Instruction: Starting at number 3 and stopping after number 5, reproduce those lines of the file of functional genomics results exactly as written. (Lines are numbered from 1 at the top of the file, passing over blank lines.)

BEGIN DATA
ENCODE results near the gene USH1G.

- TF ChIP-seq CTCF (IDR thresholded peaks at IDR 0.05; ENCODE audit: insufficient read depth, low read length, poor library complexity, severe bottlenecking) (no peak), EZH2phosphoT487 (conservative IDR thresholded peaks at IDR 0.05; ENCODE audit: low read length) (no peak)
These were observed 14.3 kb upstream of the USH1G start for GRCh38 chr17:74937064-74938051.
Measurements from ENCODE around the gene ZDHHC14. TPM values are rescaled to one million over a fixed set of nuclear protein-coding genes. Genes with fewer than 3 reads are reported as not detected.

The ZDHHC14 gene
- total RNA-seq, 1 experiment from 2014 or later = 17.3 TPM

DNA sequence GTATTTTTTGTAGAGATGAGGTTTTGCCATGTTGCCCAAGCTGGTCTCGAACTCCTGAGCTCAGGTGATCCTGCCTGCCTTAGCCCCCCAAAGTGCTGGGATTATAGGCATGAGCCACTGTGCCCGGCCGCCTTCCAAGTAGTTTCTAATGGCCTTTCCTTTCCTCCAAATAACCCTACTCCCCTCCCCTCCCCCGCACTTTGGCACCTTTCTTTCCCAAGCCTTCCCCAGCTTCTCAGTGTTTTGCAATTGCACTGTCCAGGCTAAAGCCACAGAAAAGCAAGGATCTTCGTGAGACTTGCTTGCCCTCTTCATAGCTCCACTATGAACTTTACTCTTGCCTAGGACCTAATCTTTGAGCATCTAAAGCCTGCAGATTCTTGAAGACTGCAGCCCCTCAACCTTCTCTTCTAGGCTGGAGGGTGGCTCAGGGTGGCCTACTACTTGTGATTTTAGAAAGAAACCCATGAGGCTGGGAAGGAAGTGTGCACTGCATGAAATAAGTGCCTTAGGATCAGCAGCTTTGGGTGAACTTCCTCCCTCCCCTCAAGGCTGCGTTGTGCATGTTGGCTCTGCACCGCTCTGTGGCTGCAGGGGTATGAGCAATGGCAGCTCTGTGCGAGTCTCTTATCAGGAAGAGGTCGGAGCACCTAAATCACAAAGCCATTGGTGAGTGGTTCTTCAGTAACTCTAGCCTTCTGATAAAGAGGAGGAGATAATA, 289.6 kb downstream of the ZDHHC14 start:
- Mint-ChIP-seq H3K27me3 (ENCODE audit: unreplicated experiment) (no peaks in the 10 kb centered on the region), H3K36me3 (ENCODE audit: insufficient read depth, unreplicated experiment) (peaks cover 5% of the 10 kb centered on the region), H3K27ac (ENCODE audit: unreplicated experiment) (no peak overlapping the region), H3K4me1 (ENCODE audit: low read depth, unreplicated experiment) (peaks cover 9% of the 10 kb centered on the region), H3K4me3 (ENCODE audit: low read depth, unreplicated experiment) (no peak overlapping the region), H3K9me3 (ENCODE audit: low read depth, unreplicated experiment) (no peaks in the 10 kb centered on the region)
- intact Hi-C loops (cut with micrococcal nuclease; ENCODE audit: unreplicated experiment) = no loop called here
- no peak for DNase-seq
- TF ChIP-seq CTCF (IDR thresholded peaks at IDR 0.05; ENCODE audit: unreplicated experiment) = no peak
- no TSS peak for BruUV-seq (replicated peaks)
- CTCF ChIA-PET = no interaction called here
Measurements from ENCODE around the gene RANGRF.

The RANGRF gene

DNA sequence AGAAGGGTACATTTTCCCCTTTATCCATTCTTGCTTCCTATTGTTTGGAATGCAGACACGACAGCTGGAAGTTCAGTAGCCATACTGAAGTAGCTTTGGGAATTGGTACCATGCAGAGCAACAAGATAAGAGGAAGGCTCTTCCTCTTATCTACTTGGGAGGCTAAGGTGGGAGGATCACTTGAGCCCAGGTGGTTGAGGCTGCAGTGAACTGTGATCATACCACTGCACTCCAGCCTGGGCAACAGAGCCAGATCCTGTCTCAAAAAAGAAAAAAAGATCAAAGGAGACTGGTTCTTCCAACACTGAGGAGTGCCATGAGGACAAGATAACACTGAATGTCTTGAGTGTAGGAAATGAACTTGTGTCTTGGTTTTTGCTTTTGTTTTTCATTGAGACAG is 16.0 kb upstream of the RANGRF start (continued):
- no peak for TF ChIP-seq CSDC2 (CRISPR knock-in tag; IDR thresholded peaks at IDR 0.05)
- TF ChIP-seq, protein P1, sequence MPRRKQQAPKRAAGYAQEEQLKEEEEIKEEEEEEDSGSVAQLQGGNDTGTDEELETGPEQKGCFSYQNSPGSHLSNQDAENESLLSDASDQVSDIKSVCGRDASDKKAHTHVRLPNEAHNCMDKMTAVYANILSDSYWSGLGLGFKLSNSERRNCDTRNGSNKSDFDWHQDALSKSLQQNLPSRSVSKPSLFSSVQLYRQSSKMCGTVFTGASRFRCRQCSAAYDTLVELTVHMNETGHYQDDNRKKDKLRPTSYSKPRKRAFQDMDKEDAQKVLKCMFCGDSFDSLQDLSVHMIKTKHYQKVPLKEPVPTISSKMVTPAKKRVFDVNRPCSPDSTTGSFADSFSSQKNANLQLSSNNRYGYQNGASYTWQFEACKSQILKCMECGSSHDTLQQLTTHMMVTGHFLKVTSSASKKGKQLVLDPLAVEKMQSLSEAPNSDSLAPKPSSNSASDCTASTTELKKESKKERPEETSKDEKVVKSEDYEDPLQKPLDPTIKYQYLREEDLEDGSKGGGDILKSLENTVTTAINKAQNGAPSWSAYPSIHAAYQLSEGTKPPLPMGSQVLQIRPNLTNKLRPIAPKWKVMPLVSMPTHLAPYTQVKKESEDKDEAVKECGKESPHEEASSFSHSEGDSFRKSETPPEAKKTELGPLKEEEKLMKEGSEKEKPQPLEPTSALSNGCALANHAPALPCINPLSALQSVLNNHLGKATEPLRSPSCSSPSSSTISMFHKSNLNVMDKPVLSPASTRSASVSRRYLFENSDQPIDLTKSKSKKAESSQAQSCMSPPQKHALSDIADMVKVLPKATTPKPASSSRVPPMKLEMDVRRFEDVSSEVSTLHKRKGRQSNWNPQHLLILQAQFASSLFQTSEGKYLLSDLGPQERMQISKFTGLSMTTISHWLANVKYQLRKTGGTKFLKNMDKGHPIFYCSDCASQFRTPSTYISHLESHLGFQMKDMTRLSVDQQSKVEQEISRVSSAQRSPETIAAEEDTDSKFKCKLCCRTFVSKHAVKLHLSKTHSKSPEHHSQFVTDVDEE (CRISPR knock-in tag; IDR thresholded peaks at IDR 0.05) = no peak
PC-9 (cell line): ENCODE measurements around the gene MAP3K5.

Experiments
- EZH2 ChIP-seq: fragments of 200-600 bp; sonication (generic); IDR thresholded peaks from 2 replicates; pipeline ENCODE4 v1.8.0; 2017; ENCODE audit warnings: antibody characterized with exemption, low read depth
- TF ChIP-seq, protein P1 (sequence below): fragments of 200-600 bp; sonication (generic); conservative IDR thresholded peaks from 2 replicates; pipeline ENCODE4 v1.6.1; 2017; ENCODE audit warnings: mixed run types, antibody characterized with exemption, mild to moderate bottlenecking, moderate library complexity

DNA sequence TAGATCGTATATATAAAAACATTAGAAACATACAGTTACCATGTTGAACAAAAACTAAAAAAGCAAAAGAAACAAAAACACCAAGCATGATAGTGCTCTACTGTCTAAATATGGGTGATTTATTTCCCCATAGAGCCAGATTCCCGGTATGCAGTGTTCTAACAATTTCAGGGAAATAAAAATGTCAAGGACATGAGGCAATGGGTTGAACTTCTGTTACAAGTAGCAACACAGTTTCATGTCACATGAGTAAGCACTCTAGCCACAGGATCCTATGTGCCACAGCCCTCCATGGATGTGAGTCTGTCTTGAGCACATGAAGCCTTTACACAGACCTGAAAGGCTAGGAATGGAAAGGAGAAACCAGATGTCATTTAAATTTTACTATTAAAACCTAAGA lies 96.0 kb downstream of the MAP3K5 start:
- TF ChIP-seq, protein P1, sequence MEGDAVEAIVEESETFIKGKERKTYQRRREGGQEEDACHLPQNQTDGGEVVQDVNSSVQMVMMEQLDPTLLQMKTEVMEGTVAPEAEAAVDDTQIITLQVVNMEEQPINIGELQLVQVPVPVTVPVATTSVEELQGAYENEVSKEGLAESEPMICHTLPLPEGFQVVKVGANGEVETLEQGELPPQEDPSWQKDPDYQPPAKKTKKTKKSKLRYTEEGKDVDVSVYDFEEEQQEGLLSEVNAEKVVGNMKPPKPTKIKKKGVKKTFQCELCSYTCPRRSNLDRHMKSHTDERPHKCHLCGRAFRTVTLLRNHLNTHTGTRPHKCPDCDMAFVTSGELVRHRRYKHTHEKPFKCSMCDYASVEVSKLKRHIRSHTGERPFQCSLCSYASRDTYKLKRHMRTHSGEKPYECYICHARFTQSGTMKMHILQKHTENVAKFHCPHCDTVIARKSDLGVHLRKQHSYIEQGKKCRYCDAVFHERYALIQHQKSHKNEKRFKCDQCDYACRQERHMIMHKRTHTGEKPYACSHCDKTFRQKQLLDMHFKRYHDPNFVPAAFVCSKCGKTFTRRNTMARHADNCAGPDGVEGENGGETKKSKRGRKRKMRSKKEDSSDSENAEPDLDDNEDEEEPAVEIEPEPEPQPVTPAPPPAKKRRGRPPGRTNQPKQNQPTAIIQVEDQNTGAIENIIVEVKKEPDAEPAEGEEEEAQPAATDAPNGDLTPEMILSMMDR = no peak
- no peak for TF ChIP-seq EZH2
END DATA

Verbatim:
These were observed 14.3 kb upstream of the USH1G start for GRCh38 chr17:74937064-74938051.
Measurements from ENCODE around the gene ZDHHC14. TPM values are rescaled to one million over a fixed set of nuclear protein-coding genes. Genes with fewer than 3 reads are reported as not detected.

The ZDHHC14 gene